illumination leaving one surface element and reaching another. With
the typical assumption of diffuse (Lambertian) reflection only, computations are based on geometric relationships only (shape, size, orientation, distance, and occlusion).
Although computationally expensive due to the complex visibility problem in real scenes, and matrices which are large due to the number of
elements, equations can be solved (by Gaussian elimination) due to
diagonal dominance [COHE85]. For complex environments, it is not
practical to explicitly solve the full set of energy equations. Thus most
solutions iteratively compute a portion of the global transport and update local representations until some convergence criteria are reached.
To create high quality images, the requirement of very fine local representations, particularly in areas of high illumination gradients, e.g.
shadow boundaries, gives rise to an exponential increase in elements.
This combination of operations involving high global and high local
complexity causes an explosion in resource consumption in terms of
both memory and time.
Much research has gone into improving the basic finite element or
boundary element method. Several techniques such as hierarchical
radiosity [HANR91] and clustering [SMIT94] greatly reduce the time
required at the expense of additional data structures and greater memory
usage. Consequently, it is usually memory that limits the maximum
input size and solution quality. To overcome this problem, researchers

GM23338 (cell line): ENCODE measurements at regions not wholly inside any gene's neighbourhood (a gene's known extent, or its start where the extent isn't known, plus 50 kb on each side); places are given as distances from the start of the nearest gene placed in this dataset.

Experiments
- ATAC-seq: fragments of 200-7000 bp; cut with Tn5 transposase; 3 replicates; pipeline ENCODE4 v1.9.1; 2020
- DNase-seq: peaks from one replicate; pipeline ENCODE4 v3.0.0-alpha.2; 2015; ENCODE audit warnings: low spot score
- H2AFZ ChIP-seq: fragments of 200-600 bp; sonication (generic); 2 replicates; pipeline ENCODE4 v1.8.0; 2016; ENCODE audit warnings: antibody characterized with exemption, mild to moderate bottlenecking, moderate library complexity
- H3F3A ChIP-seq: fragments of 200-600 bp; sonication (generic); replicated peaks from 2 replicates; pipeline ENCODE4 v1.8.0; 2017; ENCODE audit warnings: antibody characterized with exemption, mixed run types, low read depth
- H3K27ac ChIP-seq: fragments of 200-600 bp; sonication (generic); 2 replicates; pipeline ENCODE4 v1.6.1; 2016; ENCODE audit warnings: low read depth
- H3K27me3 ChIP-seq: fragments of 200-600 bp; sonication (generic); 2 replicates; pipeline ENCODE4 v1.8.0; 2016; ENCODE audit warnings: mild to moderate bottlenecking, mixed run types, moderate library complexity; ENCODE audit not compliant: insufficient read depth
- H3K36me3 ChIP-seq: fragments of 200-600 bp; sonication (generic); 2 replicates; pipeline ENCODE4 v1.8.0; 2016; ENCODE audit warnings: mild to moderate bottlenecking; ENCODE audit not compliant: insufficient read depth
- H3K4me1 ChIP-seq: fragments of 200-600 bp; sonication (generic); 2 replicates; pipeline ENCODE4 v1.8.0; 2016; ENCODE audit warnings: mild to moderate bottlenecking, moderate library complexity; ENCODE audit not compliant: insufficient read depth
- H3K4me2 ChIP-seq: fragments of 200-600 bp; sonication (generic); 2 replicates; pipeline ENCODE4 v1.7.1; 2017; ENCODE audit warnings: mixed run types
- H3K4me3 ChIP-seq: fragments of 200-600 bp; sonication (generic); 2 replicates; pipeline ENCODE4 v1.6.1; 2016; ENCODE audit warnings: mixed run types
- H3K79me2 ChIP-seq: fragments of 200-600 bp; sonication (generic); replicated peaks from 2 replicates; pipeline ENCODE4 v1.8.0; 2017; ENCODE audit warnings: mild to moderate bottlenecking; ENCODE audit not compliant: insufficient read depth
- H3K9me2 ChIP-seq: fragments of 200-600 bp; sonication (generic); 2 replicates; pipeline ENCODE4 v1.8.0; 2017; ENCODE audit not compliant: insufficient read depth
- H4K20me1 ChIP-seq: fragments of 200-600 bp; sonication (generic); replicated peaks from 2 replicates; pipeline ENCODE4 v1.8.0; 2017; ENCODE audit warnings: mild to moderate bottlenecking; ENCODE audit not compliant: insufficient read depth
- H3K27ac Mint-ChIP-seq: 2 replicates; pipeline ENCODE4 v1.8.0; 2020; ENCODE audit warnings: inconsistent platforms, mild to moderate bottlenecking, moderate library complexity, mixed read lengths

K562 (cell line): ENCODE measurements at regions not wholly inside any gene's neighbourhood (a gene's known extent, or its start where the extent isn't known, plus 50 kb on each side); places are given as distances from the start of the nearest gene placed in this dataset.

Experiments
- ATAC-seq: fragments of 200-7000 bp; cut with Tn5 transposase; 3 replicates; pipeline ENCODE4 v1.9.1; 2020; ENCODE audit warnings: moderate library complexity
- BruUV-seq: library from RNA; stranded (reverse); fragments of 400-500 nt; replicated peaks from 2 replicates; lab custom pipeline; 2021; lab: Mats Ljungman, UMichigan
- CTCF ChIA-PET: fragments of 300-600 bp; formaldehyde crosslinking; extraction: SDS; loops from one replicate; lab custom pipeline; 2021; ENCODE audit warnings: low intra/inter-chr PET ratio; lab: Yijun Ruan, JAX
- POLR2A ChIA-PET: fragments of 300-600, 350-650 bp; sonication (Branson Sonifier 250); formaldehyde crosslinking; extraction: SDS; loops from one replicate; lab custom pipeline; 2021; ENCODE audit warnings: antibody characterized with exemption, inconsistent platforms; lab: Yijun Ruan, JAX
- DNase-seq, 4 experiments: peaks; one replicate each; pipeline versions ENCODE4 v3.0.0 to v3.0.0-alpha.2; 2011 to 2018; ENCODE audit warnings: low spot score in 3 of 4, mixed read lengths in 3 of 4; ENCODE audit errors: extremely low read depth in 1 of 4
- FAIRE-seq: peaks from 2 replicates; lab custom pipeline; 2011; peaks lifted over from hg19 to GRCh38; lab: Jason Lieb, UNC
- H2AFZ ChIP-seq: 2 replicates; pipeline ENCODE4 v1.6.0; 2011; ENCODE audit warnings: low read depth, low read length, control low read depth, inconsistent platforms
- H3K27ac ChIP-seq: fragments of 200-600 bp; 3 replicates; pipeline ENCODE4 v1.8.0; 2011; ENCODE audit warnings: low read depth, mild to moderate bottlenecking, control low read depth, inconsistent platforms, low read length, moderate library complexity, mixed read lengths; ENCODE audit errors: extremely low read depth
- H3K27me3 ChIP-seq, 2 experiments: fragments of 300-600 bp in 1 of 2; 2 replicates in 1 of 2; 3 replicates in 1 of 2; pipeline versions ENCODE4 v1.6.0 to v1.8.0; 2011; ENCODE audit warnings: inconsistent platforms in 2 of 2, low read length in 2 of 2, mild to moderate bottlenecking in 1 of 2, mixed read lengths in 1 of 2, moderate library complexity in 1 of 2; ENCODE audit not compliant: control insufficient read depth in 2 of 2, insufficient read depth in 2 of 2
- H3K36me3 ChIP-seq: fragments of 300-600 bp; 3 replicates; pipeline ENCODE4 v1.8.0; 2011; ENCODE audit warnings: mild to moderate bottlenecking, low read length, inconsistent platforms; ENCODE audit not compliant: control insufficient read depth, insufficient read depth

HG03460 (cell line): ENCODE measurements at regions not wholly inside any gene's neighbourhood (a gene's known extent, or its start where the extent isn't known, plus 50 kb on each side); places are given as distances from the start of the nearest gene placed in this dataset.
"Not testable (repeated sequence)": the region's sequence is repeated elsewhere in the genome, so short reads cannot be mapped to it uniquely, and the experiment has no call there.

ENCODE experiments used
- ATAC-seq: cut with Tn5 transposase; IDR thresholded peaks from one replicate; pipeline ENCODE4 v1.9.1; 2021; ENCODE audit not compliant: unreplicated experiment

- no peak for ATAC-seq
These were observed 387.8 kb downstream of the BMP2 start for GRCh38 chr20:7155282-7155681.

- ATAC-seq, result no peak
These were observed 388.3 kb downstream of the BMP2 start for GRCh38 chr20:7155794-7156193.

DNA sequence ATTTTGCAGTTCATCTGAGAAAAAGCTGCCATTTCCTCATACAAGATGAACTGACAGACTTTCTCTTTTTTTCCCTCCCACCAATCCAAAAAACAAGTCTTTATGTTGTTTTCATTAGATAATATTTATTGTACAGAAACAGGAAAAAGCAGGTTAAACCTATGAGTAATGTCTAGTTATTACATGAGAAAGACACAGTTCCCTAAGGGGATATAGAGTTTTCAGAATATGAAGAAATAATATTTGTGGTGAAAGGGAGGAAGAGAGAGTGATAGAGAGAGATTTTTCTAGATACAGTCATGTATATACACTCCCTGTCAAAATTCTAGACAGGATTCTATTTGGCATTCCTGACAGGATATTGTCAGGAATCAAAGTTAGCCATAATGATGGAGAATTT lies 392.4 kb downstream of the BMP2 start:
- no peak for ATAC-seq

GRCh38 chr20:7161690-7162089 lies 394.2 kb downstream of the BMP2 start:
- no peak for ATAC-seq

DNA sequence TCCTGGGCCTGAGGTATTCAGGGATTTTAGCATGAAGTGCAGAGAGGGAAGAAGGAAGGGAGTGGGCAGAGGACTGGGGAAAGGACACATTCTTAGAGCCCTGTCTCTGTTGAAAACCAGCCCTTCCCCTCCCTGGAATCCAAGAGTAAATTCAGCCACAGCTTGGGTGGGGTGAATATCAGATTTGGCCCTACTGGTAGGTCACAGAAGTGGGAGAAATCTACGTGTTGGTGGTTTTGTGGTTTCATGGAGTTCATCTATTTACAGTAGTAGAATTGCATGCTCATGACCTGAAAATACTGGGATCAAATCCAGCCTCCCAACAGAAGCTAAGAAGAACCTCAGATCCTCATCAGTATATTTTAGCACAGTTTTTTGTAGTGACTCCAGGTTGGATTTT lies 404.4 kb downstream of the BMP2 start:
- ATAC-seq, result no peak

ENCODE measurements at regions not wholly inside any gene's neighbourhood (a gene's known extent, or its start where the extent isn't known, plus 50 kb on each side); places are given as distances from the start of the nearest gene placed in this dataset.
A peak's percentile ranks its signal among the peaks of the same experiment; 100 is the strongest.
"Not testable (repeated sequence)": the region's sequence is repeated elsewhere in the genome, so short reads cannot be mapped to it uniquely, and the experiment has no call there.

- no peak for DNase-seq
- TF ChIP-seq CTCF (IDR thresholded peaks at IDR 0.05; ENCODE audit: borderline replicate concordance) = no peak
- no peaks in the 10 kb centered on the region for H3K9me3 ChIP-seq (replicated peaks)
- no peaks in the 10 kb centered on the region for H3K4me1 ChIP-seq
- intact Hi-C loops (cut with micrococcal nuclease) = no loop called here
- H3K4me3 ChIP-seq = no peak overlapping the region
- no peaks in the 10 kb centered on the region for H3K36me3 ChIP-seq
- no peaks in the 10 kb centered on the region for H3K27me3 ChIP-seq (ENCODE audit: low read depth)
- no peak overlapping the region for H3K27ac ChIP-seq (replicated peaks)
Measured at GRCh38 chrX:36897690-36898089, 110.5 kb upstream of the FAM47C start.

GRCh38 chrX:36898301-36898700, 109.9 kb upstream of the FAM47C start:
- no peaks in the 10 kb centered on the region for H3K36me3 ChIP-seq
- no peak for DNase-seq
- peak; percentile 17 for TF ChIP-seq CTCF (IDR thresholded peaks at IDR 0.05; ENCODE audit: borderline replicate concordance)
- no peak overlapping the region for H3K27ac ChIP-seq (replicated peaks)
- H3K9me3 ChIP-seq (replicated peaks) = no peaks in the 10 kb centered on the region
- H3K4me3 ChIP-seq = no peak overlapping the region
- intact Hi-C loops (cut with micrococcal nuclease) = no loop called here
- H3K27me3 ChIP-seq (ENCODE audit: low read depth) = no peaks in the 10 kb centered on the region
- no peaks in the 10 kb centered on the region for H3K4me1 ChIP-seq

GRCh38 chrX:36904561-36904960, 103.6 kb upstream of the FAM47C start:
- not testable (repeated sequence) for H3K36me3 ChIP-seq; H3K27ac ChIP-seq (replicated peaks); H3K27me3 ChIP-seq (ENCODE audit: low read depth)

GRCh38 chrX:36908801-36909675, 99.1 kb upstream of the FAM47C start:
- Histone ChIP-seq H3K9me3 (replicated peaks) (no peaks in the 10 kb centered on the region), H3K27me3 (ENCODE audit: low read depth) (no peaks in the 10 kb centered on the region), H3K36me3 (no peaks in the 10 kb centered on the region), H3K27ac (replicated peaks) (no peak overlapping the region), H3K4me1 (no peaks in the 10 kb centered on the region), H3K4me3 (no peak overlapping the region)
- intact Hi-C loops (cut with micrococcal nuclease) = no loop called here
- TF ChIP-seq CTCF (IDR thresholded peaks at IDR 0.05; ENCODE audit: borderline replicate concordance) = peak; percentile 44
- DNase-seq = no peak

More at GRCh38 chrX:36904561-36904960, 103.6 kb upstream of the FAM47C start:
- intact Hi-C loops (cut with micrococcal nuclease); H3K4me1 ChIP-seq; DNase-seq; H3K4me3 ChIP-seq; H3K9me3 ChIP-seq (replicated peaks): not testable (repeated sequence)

have tried various ways to reduce global or local complexity. Discontinuity meshing [CAMP90] [LISC93] attempts to precompute the potential locations of shadows to allow for a more compact local representation. This can produce dramatically better shadows, but it does
not handle other lighting features, such as caustics and shadows from
secondary sources, and does not scale well to large environments. Teller
et al. [TELL94] try to partition the environment into small, weakly
interacting subsets to lower the effective global complexity. If such a
partitioning can be found then the computation can be ordered to use
virtual memory efficiently; however such a partitioning may not exist
(e.g., a hotel atrium). Smits et al. [SMIT94] reduce the local complexity by abandoning the idea of displaying the solution directly. Instead,
the solution is computed at a low resolution and a computationally
expensive local-gather pass is required to display the solution.
However, despite these impressive advances in reducing computational tasks, most of these schemes to date have been restricted to
diffuse environments and static scenes. For more exact solutions,
what is necessary is a physically based approach that can handle